The report determined that of the 50 million artificial trees in the United States approximately 20 million were 9 or more years old, the point where dangerous lead contamination levels are reached.
© Wikipedia, the free encyclopedia
I saw this article on AOL Shopping and it’s title immediately captured me…. “What Your Christmas Tree Says About You.” So of course, being the curious body I am, I had to click on it and see what my tree says about me! Check it out……
A grown-in-the-ground tree not only has roots but is deeply rooted in ancient Christmas tradition. If your family takes the time each year to find their own fresh fir, that probably means that you have tremendous personality tied to old-fashioned traditions as well. Often, people with real trees like to go ‘by the book’ and are authentic. It also suggests that you are a diligent and reliable individual and you find joy in the simple things in life.
A faux tree is frequently favored by the frugal, because after a year or two of use- the artificial tree would have paid for itself. If you’re one of the millions of Americans who decorate fake branches year after year, you might be someone who values convenience too– once an artificial tree is completely set up there’s no extra maintenance required to keep it pretty.
Even more frugal & efficient than an artificial tree is one covered with permanently placed lights. If you have a pre-lit tree then you probably are a perfectionist and know how to prioritize well, valuing your time & knowing when to cut corners in order to enjoy yourself and the holidays as much as possible; inarguably the worst task when it comes to tree trimming has to be hanging the lights, and eliminating this chore is sure to make spirits bright!
Tschotschke Christmas Tree:
Sentimental people love to cover their tree with all kinds of ornaments and goodies, with every glance comes a new ornament discovery and often unexpectant insight into the family life. If your tree is covered in trinkets and tschotschkes, you are probably
an open individual who is comfortable with expressing and sharing yourself. Chances are your considered child-like and playful when it comes to Christmas.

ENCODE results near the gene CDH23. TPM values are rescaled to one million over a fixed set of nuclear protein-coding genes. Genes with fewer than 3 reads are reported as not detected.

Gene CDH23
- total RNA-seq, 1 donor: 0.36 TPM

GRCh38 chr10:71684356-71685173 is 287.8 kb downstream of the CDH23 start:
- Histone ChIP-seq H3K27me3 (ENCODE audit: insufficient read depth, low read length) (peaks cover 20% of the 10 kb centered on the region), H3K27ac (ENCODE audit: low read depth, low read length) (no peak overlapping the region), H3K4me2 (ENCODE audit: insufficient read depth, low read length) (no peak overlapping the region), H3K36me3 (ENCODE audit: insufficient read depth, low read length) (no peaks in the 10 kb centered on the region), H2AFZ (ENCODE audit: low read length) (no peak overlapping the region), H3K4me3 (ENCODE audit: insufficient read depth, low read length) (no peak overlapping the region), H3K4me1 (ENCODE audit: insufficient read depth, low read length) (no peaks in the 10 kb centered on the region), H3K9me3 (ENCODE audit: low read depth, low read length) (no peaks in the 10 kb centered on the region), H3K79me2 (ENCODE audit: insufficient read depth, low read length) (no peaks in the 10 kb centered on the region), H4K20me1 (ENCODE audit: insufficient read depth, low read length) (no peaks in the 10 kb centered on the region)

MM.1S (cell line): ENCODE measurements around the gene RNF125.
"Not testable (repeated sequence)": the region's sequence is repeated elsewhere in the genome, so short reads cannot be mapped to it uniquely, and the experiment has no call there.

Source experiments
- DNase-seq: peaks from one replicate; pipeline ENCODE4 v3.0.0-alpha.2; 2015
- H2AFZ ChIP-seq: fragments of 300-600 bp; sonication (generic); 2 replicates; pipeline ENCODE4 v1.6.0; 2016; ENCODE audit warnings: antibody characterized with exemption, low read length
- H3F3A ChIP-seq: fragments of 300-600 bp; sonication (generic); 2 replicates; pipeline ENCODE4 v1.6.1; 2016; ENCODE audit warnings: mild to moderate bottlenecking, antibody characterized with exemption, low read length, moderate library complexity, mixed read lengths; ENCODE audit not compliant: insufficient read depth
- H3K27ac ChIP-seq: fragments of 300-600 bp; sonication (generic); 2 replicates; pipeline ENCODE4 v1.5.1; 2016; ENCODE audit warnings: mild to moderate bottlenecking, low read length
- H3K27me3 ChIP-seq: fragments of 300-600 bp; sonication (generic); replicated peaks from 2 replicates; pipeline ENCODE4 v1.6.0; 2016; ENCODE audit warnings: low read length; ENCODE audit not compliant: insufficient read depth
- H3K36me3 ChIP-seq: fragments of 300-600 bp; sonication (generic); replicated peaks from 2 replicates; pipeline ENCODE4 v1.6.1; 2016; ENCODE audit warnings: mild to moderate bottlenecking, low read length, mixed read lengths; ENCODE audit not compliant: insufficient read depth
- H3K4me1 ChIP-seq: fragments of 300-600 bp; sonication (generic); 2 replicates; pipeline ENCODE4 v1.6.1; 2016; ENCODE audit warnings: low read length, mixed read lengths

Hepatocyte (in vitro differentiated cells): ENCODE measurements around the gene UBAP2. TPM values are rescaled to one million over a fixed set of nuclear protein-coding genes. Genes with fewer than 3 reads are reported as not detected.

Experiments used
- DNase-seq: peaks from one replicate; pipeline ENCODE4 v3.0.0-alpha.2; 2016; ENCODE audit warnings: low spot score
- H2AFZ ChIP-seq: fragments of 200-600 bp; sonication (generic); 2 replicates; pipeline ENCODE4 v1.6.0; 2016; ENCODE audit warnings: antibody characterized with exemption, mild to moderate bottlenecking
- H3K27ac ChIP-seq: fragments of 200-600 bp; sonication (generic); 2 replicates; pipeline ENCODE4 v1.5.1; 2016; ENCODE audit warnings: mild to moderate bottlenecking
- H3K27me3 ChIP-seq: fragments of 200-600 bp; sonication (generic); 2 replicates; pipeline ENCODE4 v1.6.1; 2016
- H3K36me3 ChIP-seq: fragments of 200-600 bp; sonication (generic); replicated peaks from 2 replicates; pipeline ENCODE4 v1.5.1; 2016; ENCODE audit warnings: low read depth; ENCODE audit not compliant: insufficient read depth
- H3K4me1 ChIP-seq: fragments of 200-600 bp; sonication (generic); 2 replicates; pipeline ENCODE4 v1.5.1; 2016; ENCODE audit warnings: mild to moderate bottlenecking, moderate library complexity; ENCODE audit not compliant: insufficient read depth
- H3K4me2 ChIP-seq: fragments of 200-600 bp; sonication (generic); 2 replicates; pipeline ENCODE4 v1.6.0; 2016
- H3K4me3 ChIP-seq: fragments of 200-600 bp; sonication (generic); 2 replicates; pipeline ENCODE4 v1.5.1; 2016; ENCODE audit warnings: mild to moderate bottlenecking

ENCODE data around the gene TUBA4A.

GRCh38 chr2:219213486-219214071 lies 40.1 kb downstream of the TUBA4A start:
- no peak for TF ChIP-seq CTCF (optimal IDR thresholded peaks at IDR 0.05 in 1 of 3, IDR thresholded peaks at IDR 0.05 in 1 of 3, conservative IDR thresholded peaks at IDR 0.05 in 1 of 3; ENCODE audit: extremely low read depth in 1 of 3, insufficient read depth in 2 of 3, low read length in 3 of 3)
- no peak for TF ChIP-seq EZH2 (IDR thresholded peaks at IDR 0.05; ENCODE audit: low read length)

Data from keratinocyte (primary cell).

The ‘not’ Christmas Tree:
If you choose to display a decorated palm tree or topiary instead of the traditionally triangular Christmas tree, you’re certain to be the jovial, humorous type who is perhaps a bit impish and prone to practical jokes. Because you know that everyone who visits will have comments (both critical and complimentary) you might be attention oriented year-round as well.
You’re always full of surprises and your unexpected ways often lend to mixed messages being sent out about your personality. Chances are you’re actually pretty traditional at heart but you love turning the expectations of others onto their heads (no pun intended). You might be the gluttonous sort- many families choose upside down trees because they can fit more presents underneath.
Half Christmas Tree:
You are determined to make your childhood Christmas memories come to life again, whether you actually have the space to do so or not. You are a creative problem-solver and also someone who satisfies their desires no matter what, your main tools being thoughtfulness and elbow grease. You are probably the innovative type if you’re seeking out a half tree, as many families aren’t even aware of this type of tree.
Idealist love snow-covered Christmas trees because they are artificial representations of a traditionally ideal “White Christmas”. Imaginative types enjoy this type of tree as well because although the blanket of plastic white flakes would never be mistaken for real snow, it allows one to stare and dream of the delightful real thing.
Uniquely Colored Christmas tree:
Artists and the creative types just love to express themselves, especially with color and the unexpected twists in ordinary things. What better way to make a huge statement than with an off-color Christmas tree? Other people that take pleasure in an unusually hued holiday tree include those visual perfectionists that are extremely obsessed with keeping their home color scheme unmarred, even if it’s just for the holiday season.
Table Top Christmas Tree:
Just because your main tree is a table-top tree doesn’t mean your Christmas spirit is in miniature too. You may be taxed for space, but some table-top types might just feel less is more and may be most interested in the emotional joy of the season without having much of a need for a prominent physical representation.
14′ Slim Alexandria Pine Pre-Lit Artificial Christmas Tree – Clear Lights
Experience the awe of standing before exquisite, life-like replicas that would have Mother
Nature herself doing a double-take. This 14′ Alexandria Pine Christmas tree will do just that.
From the Platinum Edition Made Exclusively By Santa’s Own For Christmas Central. Item #HP140GLC
Trim and angular with a neat and finished look to your setting
10273 branch tips
Deep rich green color
3700 CLEAR mini lights
Slim profile tree has a 80″ base diameter
Slim profile trees are perfect for those who don’t have a lot of room for a wide tree
Out swept silhouette
Tree comes in multiple sections that just stack for easy assembly
Comes with a FREE heavy-duty metal tree stand
Plenty of spare bulbs and fuses included
All metal dura-hinge construction
Heavy gauge branches to support today’s heavier ornaments
No twist bulbs, lights stay lit even if one goes out
Material(s): PVC / Metal
The manufacturer Santa’s Own supplies a 3 year warranty on the lights and 15 years on the tree.